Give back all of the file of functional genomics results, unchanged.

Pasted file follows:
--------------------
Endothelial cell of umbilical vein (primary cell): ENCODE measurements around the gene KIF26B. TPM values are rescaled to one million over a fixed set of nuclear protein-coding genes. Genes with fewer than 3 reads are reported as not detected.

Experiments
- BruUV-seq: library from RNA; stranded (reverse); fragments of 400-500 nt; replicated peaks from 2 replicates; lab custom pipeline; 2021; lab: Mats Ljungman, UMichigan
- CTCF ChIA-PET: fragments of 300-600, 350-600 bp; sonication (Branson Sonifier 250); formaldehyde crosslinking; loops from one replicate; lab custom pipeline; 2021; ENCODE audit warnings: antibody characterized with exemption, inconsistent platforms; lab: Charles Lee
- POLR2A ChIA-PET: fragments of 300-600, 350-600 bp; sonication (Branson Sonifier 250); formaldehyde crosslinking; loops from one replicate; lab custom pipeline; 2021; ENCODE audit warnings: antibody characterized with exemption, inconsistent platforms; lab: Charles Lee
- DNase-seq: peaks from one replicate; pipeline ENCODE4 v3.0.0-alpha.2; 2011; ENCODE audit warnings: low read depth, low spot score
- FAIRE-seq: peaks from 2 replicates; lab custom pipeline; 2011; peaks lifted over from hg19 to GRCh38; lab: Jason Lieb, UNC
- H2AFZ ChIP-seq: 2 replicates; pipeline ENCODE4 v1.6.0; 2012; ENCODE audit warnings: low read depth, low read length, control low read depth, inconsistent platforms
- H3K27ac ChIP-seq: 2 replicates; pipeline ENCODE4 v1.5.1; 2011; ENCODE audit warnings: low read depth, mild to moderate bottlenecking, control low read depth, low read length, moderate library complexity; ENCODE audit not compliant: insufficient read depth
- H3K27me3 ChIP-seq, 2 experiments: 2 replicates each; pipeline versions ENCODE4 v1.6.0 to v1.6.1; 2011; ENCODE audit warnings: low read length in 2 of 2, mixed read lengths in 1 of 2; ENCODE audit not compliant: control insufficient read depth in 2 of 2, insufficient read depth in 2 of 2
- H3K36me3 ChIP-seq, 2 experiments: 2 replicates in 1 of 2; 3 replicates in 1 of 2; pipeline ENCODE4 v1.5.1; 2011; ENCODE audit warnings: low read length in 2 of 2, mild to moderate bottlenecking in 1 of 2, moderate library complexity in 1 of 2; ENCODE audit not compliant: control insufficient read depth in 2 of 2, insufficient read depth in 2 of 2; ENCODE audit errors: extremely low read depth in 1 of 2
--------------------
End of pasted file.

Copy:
Endothelial cell of umbilical vein (primary cell): ENCODE measurements around the gene KIF26B. TPM values are rescaled to one million over a fixed set of nuclear protein-coding genes. Genes with fewer than 3 reads are reported as not detected.

Experiments
- BruUV-seq: library from RNA; stranded (reverse); fragments of 400-500 nt; replicated peaks from 2 replicates; lab custom pipeline; 2021; lab: Mats Ljungman, UMichigan
- CTCF ChIA-PET: fragments of 300-600, 350-600 bp; sonication (Branson Sonifier 250); formaldehyde crosslinking; loops from one replicate; lab custom pipeline; 2021; ENCODE audit warnings: antibody characterized with exemption, inconsistent platforms; lab: Charles Lee
- POLR2A ChIA-PET: fragments of 300-600, 350-600 bp; sonication (Branson Sonifier 250); formaldehyde crosslinking; loops from one replicate; lab custom pipeline; 2021; ENCODE audit warnings: antibody characterized with exemption, inconsistent platforms; lab: Charles Lee
- DNase-seq: peaks from one replicate; pipeline ENCODE4 v3.0.0-alpha.2; 2011; ENCODE audit warnings: low read depth, low spot score
- FAIRE-seq: peaks from 2 replicates; lab custom pipeline; 2011; peaks lifted over from hg19 to GRCh38; lab: Jason Lieb, UNC
- H2AFZ ChIP-seq: 2 replicates; pipeline ENCODE4 v1.6.0; 2012; ENCODE audit warnings: low read depth, low read length, control low read depth, inconsistent platforms
- H3K27ac ChIP-seq: 2 replicates; pipeline ENCODE4 v1.5.1; 2011; ENCODE audit warnings: low read depth, mild to moderate bottlenecking, control low read depth, low read length, moderate library complexity; ENCODE audit not compliant: insufficient read depth
- H3K27me3 ChIP-seq, 2 experiments: 2 replicates each; pipeline versions ENCODE4 v1.6.0 to v1.6.1; 2011; ENCODE audit warnings: low read length in 2 of 2, mixed read lengths in 1 of 2; ENCODE audit not compliant: control insufficient read depth in 2 of 2, insufficient read depth in 2 of 2
- H3K36me3 ChIP-seq, 2 experiments: 2 replicates in 1 of 2; 3 replicates in 1 of 2; pipeline ENCODE4 v1.5.1; 2011; ENCODE audit warnings: low read length in 2 of 2, mild to moderate bottlenecking in 1 of 2, moderate library complexity in 1 of 2; ENCODE audit not compliant: control insufficient read depth in 2 of 2, insufficient read depth in 2 of 2; ENCODE audit errors: extremely low read depth in 1 of 2